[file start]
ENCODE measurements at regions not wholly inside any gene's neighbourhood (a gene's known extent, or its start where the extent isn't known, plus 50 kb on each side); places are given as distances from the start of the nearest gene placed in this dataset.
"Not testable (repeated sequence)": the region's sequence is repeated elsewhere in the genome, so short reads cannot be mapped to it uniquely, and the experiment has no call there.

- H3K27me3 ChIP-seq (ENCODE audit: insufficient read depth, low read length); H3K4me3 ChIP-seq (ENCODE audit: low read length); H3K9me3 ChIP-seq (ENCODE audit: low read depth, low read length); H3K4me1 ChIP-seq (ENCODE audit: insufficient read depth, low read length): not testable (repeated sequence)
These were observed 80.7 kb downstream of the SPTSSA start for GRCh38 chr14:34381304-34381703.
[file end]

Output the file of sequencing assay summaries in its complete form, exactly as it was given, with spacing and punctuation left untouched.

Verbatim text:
ENCODE measurements at regions not wholly inside any gene's neighbourhood (a gene's known extent, or its start where the extent isn't known, plus 50 kb on each side); places are given as distances from the start of the nearest gene placed in this dataset.
"Not testable (repeated sequence)": the region's sequence is repeated elsewhere in the genome, so short reads cannot be mapped to it uniquely, and the experiment has no call there.

- H3K27me3 ChIP-seq (ENCODE audit: insufficient read depth, low read length); H3K4me3 ChIP-seq (ENCODE audit: low read length); H3K9me3 ChIP-seq (ENCODE audit: low read depth, low read length); H3K4me1 ChIP-seq (ENCODE audit: insufficient read depth, low read length): not testable (repeated sequence)
These were observed 80.7 kb downstream of the SPTSSA start for GRCh38 chr14:34381304-34381703.